Trans Mountain is beefing up their workforce.
In a news release, the company says 2,200 new positions have been added since Sept. 30 for the expansion project, with a focus on Indigenous, regional and local workers.
Among the positions added include heavy equipment operators, engineers and construction managers.
The project, which would see the existing pipeline between Edmonton and Burnaby twinned, has encountered several obstacles since the federal government purchased it for $4.5 billion in from Kinder Morgan.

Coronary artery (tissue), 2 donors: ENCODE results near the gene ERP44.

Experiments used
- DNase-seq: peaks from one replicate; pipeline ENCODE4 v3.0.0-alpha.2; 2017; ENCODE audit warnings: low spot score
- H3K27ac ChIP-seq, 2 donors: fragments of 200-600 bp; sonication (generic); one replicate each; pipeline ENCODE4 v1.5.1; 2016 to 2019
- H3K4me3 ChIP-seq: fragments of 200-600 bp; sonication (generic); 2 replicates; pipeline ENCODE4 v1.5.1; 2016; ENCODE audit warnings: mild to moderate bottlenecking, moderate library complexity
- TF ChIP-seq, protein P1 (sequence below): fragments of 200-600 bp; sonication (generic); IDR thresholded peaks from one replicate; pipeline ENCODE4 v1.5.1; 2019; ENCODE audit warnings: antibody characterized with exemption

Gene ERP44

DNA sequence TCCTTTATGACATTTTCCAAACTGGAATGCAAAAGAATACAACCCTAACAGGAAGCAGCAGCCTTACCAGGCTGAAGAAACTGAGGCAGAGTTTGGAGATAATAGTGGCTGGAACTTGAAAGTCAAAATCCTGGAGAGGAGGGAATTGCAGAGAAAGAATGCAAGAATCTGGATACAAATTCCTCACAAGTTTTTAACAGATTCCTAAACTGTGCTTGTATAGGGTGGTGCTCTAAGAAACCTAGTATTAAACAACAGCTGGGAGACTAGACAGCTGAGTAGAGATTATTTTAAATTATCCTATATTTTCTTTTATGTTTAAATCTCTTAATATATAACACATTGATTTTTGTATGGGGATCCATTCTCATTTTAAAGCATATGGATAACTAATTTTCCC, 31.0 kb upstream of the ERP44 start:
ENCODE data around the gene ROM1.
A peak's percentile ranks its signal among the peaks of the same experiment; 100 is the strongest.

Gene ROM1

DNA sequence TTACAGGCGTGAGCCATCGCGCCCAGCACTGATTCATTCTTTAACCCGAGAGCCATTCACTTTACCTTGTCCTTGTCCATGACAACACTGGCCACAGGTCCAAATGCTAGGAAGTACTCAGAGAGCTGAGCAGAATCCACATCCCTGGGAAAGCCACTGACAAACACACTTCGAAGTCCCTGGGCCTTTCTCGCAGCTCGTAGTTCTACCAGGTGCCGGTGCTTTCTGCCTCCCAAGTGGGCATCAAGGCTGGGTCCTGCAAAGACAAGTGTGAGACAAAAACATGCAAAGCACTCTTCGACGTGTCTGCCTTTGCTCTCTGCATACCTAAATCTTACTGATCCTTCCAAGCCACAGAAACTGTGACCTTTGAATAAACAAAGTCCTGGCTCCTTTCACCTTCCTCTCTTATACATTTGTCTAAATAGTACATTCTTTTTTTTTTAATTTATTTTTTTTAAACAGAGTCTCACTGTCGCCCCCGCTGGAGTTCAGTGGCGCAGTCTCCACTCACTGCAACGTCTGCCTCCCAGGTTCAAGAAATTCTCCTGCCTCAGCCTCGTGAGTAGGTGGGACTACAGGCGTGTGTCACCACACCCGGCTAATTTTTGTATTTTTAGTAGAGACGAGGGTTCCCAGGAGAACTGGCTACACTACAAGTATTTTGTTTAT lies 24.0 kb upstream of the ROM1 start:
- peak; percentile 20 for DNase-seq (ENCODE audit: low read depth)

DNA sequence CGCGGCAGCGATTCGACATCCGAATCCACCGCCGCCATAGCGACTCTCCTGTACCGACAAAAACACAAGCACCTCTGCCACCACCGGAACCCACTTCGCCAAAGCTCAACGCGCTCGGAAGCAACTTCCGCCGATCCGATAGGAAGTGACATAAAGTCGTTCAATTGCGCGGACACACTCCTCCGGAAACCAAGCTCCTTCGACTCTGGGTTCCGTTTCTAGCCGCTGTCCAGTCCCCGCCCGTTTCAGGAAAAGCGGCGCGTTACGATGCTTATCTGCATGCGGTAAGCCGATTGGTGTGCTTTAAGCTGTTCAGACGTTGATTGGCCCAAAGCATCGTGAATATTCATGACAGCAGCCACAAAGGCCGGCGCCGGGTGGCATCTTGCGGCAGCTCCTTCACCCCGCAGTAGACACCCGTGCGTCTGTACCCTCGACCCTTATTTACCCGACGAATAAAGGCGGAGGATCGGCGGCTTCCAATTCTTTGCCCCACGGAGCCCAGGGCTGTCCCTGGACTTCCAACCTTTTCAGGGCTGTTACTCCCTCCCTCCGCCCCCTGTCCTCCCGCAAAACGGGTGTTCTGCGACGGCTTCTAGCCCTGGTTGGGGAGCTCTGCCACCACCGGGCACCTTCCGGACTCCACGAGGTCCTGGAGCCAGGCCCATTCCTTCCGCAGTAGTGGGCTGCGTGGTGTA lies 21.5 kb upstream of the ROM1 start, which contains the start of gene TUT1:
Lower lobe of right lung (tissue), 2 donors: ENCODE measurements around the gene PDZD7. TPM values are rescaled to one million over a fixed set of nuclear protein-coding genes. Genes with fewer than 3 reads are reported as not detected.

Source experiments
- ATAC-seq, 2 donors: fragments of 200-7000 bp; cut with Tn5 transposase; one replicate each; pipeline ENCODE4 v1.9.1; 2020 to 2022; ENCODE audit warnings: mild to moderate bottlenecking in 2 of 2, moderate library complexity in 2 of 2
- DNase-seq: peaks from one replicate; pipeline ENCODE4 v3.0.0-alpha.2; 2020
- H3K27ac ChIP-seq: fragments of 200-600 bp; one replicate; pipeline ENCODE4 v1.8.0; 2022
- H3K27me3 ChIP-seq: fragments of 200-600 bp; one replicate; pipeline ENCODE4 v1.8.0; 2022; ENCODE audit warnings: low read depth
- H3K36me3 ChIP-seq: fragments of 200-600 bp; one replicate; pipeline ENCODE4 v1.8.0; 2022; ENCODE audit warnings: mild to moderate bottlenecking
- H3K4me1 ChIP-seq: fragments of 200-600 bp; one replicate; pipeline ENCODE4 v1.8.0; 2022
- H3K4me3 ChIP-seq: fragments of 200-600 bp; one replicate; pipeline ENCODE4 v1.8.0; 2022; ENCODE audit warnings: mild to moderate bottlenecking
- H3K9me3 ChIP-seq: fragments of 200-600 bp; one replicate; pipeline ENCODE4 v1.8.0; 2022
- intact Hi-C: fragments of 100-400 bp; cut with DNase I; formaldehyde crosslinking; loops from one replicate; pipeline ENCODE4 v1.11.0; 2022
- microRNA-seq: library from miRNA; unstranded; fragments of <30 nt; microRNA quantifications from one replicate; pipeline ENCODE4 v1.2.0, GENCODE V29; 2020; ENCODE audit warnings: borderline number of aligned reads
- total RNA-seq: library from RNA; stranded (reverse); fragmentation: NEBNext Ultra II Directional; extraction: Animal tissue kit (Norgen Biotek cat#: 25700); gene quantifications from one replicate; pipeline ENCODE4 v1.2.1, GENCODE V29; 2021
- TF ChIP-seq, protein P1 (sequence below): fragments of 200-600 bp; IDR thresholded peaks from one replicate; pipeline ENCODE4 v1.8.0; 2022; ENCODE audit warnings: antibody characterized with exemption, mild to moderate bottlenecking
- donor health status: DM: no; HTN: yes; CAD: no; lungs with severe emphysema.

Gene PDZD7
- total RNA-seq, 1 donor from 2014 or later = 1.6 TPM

After receiving cabinet approval, the Federal Court of Appeal overturned the Liberals’ decision in August 2018, citing environmental concerns and a lack of consultation with Indigenous peoples.
Following further work, cabinet approved the expansion for a second time in June.
Despite opposition to the project from the federal Greens and NDP, Prime Minister Justin Trudeau has promised the project will go forward.
The project has received strong backing from provincial leaders across Canada, including former Alberta premier Rachel Notley and the province’s current leader, Jason Kenney.
“Without market access to global energy markets, we are massively underselling one of our country’s greatest assets,” said Kenney in June.